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some of the fine alluvial lands about the lakes, nominally his tenant, while my land is, to all and lived in settlements where there were natural practical purposes, freehold. The tenure is facilities for defence; but they needed all these called Customary Freehold, and the nominal facilities, for the Britons had learned from the lord has no power when I have once acknowRomans how to arm themselves better, and to ledged his old feudal claim by being “made a fight; and for those six hundred years they tenant,” and paying my ninepence a year. held their ravines, and forests, and even their The holders of the crofts on the mountain villages and hamlets, so that the Saxons could sides, and in the vales (the inclosures built of never feel secure. After those six centuries, stones, for the protection of the flocks from more and more Saxons crowded to these West wild beasts, and for promoting the growth of Moorlands, now called Westmoreland ; but they the coppice on which they browsed), these came not to conquer territory, but to seek tenants gradually becoming owners, were the shelter from the Normans, who were upon their original of the Dalesmen of our time. Since heels. The Saxon men of substance, who were the union of Scotland with England, and the driven out from their estates in the south by consequent extinction of border warfare, these the Norman invaders,-robbed, oppressed, out- dalesmen have become some of the quietest raged in every way,-came up among the Fells people in the world. No more summoned to to nourish vengeance, and form themselves into war, nothing calls them out of their retreats, bands of outlaws, for the torment of as many except an occasional market, or a sale of houseNorman usurpers as they could reach. The hold furniture in some neighbouring valley. Britons had long ceased to appear elsewhere; | They go on practising their old-fashioned and from this time we hear no more of them methods of tillage and herding, living in their among the Fells, and, as before, the Saxons primitive abodes, and keeping up customs, and were to be heard of as holding the Fells, long even a manner of speech, which are elsewhere after their race had mingled with the Norman almost obsolete. It will not be so for long. everywhere to the south. The Normans came Their agriculture cannot hold its ground against as near as they could, but they never so far modern improvements. Their homespun linen penetrated the West Moorlands as to build and cloth do not answer now in comparison with castles in the midst, and settle down there as Manchester cottons and Yorkshire woollens. inhabitants. They obtained grants of land, Their sons part off to the manufacturing disbut they never practically took possession of tricts, to get a better maintenance than they them. They built monasteries and castles in can find at home; and the daughters must go the level country which stretches out around out to service. Still, the old croft will not the cluster of mountains; but they only sent support those who remain: the land is mortout their herdsmen with their flocks to encroach gaged more deeply. The interest cannot be gradually up the mountain slopes, and over the raised; and, under this pressure, the temptation Dearer vales; or drew the inhabitants towards to the sinking dalesman to drown his cares in them by the temptations and privileges of the drink, becomes too strong for many a one who abbeys and the castles. First, these Normans has no resources of education to fall back upon. built Furness Abbey, on a plain to the south of Then comes the end,—the land and furniture the mountain group; and then between the are sold, the family disperse, and a stranger mountains and the sea, Calder Abbey, to the comes in who can make the land answer under west. Afterwards, they restored the religious modern methods of tillage. Some of these house of St. Bees, on the coast, and then a strangers have a sufficient love of what is congreat Norman noble founded Lanercost Priory, secrated by time, to retain as much as they can to the northeast. Thus they invested this noble of the ancient character of the region, in the fortress of nature,--this mountain cluster, aspect of their dwellings, and the arrangement but they never took it. Their race at last of their estates, but all cannot be expected to mingled with the Saxon, and dwelt here as do this, and the antique air of the region must everywhere else, but it was by gradual pene- melt away. I have myself built a house of the tration, and not by force or stratagem. The gray stone of the district, in the style of three feudal retainers, sent to do service in tillage centuries ago; but I see flaring white houses, and herding, became more and more free and square and modern, springing up in many a independent of their lords, and as they became valley; and I feel that from this time forward more free, they found easier access to the heart our West Moorlands will not lag behind the of the region, till, in course of time, they were world—two or three centuries in the rear of in fact owners of portions of land, under a mere adjoining counties,--80 charmingly as they Dominal subservience to the great men at a have done from the dawn of British history distance. This state of things is kept in mind till now.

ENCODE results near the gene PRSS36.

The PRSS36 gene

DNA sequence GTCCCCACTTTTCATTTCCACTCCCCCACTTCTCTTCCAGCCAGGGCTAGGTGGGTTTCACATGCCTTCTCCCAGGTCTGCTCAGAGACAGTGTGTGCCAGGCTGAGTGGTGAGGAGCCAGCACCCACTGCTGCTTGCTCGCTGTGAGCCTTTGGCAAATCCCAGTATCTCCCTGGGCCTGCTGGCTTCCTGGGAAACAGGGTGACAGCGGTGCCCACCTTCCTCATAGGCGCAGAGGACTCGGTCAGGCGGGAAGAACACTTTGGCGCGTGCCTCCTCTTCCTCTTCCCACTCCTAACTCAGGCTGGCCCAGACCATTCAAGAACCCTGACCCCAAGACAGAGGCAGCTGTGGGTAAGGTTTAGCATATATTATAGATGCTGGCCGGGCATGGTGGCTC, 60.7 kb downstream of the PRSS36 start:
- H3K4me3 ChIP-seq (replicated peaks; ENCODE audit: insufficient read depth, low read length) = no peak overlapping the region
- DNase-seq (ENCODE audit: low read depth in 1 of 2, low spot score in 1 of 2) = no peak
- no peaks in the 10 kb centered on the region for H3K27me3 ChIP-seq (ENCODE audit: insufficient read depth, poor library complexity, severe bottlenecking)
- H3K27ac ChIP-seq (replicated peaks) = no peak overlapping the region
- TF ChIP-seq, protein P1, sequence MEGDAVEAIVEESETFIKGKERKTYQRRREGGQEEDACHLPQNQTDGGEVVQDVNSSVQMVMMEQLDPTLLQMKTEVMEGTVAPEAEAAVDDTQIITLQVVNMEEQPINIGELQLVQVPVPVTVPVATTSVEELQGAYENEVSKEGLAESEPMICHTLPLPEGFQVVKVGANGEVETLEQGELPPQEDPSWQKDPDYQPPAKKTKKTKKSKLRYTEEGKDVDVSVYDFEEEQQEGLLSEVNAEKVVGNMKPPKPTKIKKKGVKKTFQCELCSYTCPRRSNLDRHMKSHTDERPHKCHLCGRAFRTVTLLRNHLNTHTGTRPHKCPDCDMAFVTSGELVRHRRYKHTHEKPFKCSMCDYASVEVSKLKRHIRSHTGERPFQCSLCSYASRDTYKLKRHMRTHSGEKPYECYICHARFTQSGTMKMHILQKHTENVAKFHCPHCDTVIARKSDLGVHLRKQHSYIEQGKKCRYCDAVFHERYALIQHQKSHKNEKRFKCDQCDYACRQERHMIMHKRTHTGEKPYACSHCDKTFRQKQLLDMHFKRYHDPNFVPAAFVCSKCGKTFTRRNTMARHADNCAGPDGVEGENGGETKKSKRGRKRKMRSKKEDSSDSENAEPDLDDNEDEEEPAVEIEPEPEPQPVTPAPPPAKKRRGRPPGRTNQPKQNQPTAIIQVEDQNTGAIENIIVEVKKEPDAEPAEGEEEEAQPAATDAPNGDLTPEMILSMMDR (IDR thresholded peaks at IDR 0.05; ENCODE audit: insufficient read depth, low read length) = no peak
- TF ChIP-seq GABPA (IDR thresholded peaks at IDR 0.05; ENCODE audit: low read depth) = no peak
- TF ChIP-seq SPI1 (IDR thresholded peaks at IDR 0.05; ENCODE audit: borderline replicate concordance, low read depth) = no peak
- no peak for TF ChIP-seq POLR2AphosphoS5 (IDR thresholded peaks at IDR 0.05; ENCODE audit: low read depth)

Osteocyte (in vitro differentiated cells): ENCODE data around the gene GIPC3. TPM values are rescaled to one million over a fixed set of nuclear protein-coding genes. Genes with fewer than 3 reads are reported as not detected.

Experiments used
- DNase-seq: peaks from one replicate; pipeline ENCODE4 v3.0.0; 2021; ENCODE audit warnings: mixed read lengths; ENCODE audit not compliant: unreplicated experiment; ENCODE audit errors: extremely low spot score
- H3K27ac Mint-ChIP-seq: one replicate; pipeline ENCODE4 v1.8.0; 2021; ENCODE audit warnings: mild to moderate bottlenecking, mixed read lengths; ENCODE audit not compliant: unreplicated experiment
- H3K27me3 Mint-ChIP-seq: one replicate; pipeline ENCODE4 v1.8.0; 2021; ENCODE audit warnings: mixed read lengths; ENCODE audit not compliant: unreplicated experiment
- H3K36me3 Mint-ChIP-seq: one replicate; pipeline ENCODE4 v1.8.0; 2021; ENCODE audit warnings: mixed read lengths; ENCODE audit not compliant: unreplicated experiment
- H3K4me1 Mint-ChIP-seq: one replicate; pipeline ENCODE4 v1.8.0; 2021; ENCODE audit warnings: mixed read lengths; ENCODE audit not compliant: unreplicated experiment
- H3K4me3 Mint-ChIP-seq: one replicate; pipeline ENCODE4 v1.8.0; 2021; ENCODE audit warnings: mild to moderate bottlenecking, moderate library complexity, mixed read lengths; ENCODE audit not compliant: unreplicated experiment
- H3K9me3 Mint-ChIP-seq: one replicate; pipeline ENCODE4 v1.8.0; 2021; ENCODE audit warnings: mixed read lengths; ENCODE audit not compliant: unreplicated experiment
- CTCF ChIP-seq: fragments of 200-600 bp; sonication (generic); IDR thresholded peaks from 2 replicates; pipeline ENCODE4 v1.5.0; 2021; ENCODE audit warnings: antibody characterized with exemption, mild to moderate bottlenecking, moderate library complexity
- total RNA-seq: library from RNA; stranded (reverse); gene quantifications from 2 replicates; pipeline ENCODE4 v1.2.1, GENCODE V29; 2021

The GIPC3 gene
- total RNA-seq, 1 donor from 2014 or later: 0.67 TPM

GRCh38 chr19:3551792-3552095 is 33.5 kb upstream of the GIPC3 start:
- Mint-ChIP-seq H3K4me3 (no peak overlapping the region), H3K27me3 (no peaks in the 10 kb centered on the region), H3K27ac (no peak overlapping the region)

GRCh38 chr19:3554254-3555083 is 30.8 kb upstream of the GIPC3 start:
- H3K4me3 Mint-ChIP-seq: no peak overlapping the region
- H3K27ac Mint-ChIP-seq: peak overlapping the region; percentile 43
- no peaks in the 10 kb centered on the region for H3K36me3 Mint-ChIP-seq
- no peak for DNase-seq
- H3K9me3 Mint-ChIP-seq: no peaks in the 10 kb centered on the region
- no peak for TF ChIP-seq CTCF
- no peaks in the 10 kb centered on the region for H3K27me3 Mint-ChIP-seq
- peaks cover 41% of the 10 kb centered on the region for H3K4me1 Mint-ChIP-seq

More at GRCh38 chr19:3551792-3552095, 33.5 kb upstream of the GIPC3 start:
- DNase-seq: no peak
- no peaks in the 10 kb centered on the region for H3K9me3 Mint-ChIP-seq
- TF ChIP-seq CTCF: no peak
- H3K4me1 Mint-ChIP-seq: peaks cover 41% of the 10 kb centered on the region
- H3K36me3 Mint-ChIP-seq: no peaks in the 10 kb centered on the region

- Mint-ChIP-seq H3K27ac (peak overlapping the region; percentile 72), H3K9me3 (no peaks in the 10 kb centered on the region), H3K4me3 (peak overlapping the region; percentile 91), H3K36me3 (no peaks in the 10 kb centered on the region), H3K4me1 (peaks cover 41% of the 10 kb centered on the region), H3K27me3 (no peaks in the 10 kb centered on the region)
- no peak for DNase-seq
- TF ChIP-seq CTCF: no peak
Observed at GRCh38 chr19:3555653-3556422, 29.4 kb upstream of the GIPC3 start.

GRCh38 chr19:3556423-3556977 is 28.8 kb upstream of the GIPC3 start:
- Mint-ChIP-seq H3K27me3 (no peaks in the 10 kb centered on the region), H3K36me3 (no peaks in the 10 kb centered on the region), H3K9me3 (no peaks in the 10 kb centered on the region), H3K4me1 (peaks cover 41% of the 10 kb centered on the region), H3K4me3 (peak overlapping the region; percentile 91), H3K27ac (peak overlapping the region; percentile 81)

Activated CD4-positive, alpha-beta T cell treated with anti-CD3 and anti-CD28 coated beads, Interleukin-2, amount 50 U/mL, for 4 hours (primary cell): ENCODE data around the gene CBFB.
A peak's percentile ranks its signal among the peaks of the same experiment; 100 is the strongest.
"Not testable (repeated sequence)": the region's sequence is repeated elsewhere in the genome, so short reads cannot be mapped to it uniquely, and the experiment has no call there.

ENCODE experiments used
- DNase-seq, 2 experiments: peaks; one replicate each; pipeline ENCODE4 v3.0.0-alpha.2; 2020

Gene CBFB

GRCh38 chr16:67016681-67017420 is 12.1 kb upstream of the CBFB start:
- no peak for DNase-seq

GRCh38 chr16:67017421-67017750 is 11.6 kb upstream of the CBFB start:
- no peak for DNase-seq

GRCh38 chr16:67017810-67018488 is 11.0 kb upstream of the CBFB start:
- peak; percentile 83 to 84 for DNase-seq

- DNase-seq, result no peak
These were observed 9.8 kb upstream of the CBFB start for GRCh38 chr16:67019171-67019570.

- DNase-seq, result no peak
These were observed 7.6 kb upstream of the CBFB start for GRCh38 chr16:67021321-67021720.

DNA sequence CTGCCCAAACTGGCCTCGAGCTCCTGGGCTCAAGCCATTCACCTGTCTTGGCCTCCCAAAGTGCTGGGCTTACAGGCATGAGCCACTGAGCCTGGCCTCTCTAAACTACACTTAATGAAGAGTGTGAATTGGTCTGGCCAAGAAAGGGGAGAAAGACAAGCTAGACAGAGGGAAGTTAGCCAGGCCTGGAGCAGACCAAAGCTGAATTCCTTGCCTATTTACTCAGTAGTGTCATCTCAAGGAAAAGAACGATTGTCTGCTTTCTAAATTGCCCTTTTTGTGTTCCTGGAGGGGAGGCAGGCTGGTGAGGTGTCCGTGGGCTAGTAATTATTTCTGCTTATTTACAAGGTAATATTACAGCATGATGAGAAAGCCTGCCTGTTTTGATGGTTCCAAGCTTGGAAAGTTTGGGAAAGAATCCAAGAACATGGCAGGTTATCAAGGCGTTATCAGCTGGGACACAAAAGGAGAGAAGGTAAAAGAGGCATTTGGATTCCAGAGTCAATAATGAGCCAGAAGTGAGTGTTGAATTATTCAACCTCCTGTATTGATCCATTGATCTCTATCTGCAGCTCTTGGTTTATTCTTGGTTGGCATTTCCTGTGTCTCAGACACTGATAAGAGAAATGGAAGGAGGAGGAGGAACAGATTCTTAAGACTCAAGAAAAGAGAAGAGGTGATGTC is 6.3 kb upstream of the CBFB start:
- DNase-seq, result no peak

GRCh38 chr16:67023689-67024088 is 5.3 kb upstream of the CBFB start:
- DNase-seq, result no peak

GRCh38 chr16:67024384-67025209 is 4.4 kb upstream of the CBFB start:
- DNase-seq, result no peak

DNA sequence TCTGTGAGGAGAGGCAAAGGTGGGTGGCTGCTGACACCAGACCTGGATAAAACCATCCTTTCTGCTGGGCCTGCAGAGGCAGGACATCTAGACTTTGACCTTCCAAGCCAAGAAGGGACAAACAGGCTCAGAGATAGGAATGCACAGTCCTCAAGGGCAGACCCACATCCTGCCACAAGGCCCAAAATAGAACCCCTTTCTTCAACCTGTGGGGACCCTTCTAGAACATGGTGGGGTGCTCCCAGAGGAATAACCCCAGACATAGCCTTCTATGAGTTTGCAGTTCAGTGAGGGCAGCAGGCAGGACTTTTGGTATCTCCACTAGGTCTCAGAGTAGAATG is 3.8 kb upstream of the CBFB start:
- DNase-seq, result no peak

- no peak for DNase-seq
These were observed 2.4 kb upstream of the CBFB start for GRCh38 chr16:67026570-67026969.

old customs at this day. I pay ninepence As in many other mountain districts, the a year to Lord Lonsdale for my field, and am highest of our peaks are in the middle. Scawfell is the highest, and Bowfell next, and they | with dwellings throughout its circuit. In are nearly in the centre of the cluster. From going round this valley, a walk of about five this centre, not only do the ridges decline in miles from my friend's house, it was pretty height, but the valleys decrease in depth; so certain that we should meet the majority of that on the outskirts, we have only gently our acquaintances, on any fine winter aftersloping, green hills, and shallow vales, whence, noon. in clear weather, we look up to the lofty cen- On going forth, the first thing that strikes tral crags. In approaching from the south, the stranger's eye is probably the great abunthrough Lancashire, Windermere is the first of dance of evergreens. To me, the wintry aspect the lakes that is encountered. Gentle hills of the country is almost annihilated in the surround its southern end; and these rise and neighbourhood of dwellings, by the clustering swell through the whole ten miles of its length, and shining of the evergreens. The hollies in till, about its head, the diverging valleys are the hedges are tall and tree-like; and near the closed in by the heights of Fairfield, and the breakfast-room windows of their houses, the remarkable summits called the Langdale Pikes. inhabitants plant a holly, to be an aviary in Bowfell appears beyond them; and from some winter, when birds come flitting about for the points on the lake, Scawfell itself is seen peep- sake of the berries. Then, the approaches are ing over a nearer ridge. It was night when I hedged in with laurels; the laurestina is in full arrived at the house of my host; and all that I flower on the lawns; the houses and walls are knew of the road, for some miles, was that it half covered with ivy; and wherever, along the was bordered by tufted walls, and overhung road, a garden wall stretches away, it runs with trees which on the left hand separated it over with evergreens, which shake off the snow from the lake. In the morning, what a scene as the breeze passes over them. Well, we go it was! The road was hidden, and the lawn down the road to the toll-bar, where the good before the windows seemed to slope down to woman lives who likes her calling so well that the fringe of trees, and the graceful little she has no wish to leave her gate to see the wooded promontory which jutted out into the world. She saw the world one afternoon for lake. The gray waters spread out here about four hours, when her employer sent her to a mile in breath. To the south they were lost Bowness for a frolic; and she got so tired and among a group of wooded islands, while the dull that she was glad to see her toll-house head of the lake rounded off among green mea- again, and declared she would never more go dows, with here and there a rocky projection pleasuring. I was in the boat with her that crested with black pines, which were reflected day—a packet-boat steered by Professor Wilin the waters below. A hamlet of white houses son, who had his friend Dr. Blair with him. appeared in and out among the trees, at the The contrast of the three faces was curious, foot of the rugged mountain, called Loughrigg, the forlorn dulness of the woman, who looks which separates the two diverging valleys at the picture of content when taking toll,—the the head of Windermere. From my host's porch abstraction of the philological Dr. Blair, and the we looked up the quiet valley of the Brathay, keen, observing, and enjoying countenance of where a beautiful little church, built by a mer- Christopher North! Just through the toll-bar, cer from Bond Street, crowns a wooded rock, lies Waterhead, a cluster of houses on the and overlooks the rattling river Brathay, to the northern margin of the lake, the prettiest of glorious cluster of summits and ridges which which is the low cottage under the massy sycathe winter morning sun clothes with orange, mores, with its grass-plat spreading into the crimson, and purple lines below where the waters—the cottage where I lived while my snow cuts out a sharp outline against the sky. house was building. Passing behind this cotWhen I came to live here, I soon learned that tage, the road winds somewhat inland, leaving if I wished for a calm, meditative walk after space for a meadow between it and the lake, my morning's work, I had better go up this till it passes the Roman Camp before menvalley of the Brathay, where I was sure never tioned. Then on the right we see, across a field to meet anybody. I could look out from its and almost hidden among evergreens, the cothigh churchyard upon its unsurpassed view, tage of poor Hartley Coleridge's tutor, the sinand then go down and skirt Loughrigg, and gular old clergyman who died at upwards of lean upon a gate, or rest upon a heathery perch eighty, without a will, as if summoned untimely! of rock, without much probability of seeing a Then we pass the beautiful house and most face for three hours together. Whereas, if I flowery garden of a Quaker friend of mine,-& was tired of thinking, and sociably inclined, I place which seems in all weathers to look as had better take my way up the other valley- cheerful as its benevolent master. In my early that of the Rotha, where the little town of walk, before it is light in the winter morning, Ambleside nestles under the shelter of the I choose this direction in February, because in swelling Wansfell, and which is scattered over a copse of my Quaker friend's which overhangs